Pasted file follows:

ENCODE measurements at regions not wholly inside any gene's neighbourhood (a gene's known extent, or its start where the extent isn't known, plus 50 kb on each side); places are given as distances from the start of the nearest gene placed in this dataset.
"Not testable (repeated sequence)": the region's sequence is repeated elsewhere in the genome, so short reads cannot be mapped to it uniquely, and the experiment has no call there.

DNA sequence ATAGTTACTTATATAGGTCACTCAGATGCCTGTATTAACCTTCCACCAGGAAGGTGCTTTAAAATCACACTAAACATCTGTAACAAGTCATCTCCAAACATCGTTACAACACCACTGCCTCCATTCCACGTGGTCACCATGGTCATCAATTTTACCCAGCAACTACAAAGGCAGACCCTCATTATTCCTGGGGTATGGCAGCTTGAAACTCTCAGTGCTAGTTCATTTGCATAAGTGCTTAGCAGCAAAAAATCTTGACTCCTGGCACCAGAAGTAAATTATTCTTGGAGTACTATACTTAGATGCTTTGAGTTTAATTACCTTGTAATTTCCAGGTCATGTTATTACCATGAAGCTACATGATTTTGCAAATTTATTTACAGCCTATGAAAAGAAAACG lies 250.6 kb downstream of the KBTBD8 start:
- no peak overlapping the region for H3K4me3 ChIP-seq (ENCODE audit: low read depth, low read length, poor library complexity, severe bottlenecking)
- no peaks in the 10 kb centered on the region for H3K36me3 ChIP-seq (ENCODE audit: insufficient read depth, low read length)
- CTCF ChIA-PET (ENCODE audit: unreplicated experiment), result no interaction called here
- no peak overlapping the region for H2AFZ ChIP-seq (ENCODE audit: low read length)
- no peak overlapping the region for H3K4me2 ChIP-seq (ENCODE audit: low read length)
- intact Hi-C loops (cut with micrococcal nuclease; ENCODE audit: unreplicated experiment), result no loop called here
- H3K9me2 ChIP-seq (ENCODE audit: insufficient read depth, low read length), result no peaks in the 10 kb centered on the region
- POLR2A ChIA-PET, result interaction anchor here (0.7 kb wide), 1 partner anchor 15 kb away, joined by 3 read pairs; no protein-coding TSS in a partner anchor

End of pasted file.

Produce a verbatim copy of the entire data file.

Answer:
ENCODE measurements at regions not wholly inside any gene's neighbourhood (a gene's known extent, or its start where the extent isn't known, plus 50 kb on each side); places are given as distances from the start of the nearest gene placed in this dataset.
"Not testable (repeated sequence)": the region's sequence is repeated elsewhere in the genome, so short reads cannot be mapped to it uniquely, and the experiment has no call there.

DNA sequence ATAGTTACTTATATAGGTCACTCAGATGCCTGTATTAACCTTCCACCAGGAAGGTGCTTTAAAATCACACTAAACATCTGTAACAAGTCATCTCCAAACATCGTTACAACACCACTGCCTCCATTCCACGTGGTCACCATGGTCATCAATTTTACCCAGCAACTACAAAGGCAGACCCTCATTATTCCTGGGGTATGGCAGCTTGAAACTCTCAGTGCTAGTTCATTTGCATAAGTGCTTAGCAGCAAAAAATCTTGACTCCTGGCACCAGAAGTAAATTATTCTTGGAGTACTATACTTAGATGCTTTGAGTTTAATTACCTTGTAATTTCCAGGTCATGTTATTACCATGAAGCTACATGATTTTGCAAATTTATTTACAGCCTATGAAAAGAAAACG lies 250.6 kb downstream of the KBTBD8 start:
- no peak overlapping the region for H3K4me3 ChIP-seq (ENCODE audit: low read depth, low read length, poor library complexity, severe bottlenecking)
- no peaks in the 10 kb centered on the region for H3K36me3 ChIP-seq (ENCODE audit: insufficient read depth, low read length)
- CTCF ChIA-PET (ENCODE audit: unreplicated experiment), result no interaction called here
- no peak overlapping the region for H2AFZ ChIP-seq (ENCODE audit: low read length)
- no peak overlapping the region for H3K4me2 ChIP-seq (ENCODE audit: low read length)
- intact Hi-C loops (cut with micrococcal nuclease; ENCODE audit: unreplicated experiment), result no loop called here
- H3K9me2 ChIP-seq (ENCODE audit: insufficient read depth, low read length), result no peaks in the 10 kb centered on the region
- POLR2A ChIA-PET, result interaction anchor here (0.7 kb wide), 1 partner anchor 15 kb away, joined by 3 read pairs; no protein-coding TSS in a partner anchor